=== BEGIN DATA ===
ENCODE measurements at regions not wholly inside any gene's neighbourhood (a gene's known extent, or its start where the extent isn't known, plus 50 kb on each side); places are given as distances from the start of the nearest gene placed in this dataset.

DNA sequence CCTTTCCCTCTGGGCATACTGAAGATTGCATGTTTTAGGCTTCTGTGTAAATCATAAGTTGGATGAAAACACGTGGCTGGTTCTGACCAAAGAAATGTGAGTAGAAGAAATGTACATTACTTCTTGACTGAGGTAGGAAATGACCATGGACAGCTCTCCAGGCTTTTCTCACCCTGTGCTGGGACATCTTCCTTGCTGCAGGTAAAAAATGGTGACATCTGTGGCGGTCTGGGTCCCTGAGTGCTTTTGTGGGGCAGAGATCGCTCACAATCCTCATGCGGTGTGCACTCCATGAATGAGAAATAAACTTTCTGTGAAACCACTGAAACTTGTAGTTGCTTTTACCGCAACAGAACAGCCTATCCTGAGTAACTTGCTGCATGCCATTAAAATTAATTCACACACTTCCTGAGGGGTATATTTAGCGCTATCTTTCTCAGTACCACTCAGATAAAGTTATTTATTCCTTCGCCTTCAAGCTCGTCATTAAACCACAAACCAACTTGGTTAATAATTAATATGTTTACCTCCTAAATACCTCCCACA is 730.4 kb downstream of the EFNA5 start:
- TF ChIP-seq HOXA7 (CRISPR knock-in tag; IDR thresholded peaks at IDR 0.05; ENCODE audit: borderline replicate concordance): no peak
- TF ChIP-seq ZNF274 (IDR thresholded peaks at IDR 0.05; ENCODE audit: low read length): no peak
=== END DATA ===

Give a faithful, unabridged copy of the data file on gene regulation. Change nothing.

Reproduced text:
ENCODE measurements at regions not wholly inside any gene's neighbourhood (a gene's known extent, or its start where the extent isn't known, plus 50 kb on each side); places are given as distances from the start of the nearest gene placed in this dataset.

DNA sequence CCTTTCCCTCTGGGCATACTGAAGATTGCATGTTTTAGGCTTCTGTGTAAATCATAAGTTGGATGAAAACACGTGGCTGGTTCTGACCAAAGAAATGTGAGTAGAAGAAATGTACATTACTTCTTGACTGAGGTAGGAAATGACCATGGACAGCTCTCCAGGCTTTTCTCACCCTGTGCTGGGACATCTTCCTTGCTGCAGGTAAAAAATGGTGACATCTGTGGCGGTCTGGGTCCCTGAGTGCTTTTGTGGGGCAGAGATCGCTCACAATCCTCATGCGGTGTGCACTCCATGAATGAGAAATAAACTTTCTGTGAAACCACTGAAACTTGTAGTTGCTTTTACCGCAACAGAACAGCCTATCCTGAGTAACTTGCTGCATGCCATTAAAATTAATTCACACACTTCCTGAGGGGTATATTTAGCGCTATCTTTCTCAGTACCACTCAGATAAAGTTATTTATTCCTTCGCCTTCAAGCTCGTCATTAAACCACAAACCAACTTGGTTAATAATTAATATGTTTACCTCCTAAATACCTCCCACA is 730.4 kb downstream of the EFNA5 start:
- TF ChIP-seq HOXA7 (CRISPR knock-in tag; IDR thresholded peaks at IDR 0.05; ENCODE audit: borderline replicate concordance): no peak
- TF ChIP-seq ZNF274 (IDR thresholded peaks at IDR 0.05; ENCODE audit: low read length): no peak